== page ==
So, you’ve done the research and booked the perfect family vacation. You’re all ready to go, but wait, aren’t you forgetting something?

About an hour into your trip, you may start to worry. Did you leave the straightener on? Did you take the garbage out?

Many homeowners go into panic mode when they leave on vacation. This is a common scenario, but it doesn’t have to be. That’s what checklists are for! Vacation is the time to unwind, not get knotted up.
While there is real reason to worry, there are many ways you can protect your home while on vacation and enjoy the trip you’ve been planning for so long.
Keep in mind that a lot of this pre-vacation preparation will take more than a couple of days. Luckily, if your house is already cleaned and kept up, you won’t have to do as much.

Pre-Vacation Checklist

Here’s a checklist of what to do before leaving on vacation:

Inside the Home:

  • Buy light timers for lights and electronics. You can make it seem like somebody is home by plugging your lamps, radios, and TVs into light timers.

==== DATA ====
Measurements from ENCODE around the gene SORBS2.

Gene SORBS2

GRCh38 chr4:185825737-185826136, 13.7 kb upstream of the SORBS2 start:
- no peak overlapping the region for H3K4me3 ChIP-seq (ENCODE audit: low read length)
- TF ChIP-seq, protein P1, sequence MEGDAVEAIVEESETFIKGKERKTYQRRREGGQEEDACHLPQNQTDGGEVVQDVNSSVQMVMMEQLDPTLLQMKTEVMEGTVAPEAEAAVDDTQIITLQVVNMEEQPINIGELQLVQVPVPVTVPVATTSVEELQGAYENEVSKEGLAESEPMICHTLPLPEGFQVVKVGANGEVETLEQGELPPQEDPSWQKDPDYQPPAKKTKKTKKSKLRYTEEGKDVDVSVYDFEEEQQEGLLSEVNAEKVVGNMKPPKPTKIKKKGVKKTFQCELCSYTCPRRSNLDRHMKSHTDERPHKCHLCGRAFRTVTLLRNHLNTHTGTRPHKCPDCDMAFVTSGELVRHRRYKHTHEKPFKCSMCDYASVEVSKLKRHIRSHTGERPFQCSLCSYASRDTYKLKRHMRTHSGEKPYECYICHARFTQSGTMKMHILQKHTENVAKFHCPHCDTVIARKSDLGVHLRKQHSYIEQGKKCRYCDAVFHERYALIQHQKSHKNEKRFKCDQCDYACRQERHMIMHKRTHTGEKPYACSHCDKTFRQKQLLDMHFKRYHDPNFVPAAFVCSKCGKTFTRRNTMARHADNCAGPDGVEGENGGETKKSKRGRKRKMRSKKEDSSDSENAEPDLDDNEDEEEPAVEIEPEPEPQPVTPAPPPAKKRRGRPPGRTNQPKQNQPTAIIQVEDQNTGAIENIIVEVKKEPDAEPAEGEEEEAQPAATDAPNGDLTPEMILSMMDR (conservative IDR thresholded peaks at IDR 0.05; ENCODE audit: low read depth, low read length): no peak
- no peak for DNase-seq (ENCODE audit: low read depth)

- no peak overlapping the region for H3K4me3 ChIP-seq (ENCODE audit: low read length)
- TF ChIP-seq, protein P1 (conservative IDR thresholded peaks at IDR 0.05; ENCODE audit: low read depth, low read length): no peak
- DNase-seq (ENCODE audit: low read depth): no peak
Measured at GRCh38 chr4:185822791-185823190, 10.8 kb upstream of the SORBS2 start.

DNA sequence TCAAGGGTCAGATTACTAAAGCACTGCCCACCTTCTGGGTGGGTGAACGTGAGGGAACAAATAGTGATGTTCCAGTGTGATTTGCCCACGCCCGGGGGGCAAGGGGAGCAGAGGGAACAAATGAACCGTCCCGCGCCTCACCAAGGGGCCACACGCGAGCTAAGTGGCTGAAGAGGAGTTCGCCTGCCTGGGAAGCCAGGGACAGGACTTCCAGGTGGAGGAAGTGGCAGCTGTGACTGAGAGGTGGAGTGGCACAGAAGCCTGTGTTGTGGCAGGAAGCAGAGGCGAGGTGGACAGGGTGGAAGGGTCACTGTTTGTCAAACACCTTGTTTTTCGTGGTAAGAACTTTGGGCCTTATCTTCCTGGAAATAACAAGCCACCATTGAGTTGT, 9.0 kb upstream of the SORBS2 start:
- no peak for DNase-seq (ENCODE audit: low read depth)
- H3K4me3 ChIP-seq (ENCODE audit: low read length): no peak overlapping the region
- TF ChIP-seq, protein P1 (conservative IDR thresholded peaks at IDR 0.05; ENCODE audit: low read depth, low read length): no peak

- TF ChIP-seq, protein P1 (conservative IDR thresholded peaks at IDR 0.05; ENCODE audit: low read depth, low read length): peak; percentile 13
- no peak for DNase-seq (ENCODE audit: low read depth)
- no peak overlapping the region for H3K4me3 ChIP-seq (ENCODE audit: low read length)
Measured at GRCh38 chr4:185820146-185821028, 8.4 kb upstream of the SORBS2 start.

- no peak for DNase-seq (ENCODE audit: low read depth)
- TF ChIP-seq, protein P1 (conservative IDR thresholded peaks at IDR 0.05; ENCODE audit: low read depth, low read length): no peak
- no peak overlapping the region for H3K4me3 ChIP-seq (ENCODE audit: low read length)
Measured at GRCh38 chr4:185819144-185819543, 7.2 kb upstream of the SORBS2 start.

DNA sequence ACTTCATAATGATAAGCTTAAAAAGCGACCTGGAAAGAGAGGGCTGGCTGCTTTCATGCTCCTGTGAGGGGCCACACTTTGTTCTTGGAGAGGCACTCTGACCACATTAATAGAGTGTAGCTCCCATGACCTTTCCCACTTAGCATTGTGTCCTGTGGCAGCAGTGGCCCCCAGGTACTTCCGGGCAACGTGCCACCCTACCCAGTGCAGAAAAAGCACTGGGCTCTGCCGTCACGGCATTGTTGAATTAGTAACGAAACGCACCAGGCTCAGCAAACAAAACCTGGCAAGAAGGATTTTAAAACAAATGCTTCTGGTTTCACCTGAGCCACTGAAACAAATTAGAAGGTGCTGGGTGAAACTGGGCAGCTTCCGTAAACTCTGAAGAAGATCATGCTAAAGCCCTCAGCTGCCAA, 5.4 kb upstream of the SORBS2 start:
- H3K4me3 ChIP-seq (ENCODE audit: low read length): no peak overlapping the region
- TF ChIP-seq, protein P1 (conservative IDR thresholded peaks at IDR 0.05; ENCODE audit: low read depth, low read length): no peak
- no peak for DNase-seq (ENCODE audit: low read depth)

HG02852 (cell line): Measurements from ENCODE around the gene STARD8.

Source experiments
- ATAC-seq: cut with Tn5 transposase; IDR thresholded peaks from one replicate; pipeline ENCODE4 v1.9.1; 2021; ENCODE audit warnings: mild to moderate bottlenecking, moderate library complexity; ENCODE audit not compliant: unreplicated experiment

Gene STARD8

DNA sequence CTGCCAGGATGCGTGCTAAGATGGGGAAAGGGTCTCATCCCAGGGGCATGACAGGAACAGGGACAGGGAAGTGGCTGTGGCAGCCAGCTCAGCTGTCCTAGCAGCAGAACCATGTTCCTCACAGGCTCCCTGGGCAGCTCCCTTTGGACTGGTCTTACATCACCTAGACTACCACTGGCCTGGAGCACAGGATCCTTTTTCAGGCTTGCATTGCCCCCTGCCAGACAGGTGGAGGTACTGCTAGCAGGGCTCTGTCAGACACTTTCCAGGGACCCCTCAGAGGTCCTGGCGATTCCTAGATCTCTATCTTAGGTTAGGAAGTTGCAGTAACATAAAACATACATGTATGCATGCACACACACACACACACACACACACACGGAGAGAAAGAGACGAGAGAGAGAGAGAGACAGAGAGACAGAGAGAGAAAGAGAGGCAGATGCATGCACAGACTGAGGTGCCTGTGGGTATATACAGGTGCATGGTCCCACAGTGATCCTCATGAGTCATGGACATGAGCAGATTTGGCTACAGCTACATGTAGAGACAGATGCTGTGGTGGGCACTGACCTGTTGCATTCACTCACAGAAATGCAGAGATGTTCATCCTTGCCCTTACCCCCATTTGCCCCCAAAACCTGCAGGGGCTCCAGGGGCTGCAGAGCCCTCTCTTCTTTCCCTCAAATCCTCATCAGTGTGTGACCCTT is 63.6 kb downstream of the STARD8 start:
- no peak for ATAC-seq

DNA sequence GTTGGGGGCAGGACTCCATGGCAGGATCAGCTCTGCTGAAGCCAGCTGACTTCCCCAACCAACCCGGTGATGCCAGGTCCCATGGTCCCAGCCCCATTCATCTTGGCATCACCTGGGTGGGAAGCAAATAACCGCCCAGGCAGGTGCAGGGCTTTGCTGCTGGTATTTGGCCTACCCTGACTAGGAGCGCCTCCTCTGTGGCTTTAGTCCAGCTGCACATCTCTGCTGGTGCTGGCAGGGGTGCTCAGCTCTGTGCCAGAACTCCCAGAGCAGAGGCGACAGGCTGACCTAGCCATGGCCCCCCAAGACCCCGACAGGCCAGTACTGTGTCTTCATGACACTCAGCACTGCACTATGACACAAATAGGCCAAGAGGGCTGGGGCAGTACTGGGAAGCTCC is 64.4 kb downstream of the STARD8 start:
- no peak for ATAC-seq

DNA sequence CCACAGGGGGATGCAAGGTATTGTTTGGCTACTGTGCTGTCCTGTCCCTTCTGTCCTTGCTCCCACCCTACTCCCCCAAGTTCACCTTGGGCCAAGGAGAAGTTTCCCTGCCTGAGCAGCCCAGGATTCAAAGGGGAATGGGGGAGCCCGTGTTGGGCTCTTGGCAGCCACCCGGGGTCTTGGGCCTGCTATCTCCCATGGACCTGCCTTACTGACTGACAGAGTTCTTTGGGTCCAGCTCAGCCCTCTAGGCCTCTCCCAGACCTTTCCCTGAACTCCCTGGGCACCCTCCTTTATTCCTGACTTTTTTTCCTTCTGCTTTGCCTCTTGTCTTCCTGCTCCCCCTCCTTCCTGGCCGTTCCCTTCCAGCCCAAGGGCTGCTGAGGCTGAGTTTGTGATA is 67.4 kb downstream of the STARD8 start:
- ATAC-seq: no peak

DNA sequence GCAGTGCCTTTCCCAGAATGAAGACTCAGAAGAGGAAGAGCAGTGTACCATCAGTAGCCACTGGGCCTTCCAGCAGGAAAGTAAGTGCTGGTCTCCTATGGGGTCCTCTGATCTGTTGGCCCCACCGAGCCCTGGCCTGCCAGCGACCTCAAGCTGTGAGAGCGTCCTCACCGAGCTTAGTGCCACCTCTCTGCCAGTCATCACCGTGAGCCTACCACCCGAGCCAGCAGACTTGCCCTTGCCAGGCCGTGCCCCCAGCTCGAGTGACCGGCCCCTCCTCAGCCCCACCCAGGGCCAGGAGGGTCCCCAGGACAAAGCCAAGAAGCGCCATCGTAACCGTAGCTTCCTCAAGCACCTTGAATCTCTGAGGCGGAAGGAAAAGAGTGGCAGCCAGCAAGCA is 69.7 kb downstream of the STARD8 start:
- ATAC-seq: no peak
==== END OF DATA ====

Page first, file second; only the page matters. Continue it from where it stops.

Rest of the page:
• Even if you have whole-home surge protection, you can prevent power surges and save money on “vampire energy” leaking from plugged-in items by disconnecting all of your expensive electronics. Unplug anything that won’t be used while you are traveling. Obviously leave your fridge, HVAC system, and any light timers plugged in.
  • Consider a home security system, but realize that they aren’t cheap. You can expect to pay around $700 for installation and around $25-$50 per month for monitoring service. If you don’t have a home security system, there are cheaper solutions, such as camera smartphone apps, smart locks, motion sensors, light timers, door/window sensors, video doorbells, and more. Continue reading for more tips on improving home security.
  • If you do have a home security system, call your representative to tell them you will be away from home for an extended period of time. Double-check the alarm is set properly before you leave.
  • Make sure all of your valuables, such as jewelry, passports, and important documents are locked away in a fireproof box. Consider securing items you don’t readily need access to in a safe deposit box at the bank. If you haven’t organized valuable items and important documents, this is a good time to do so.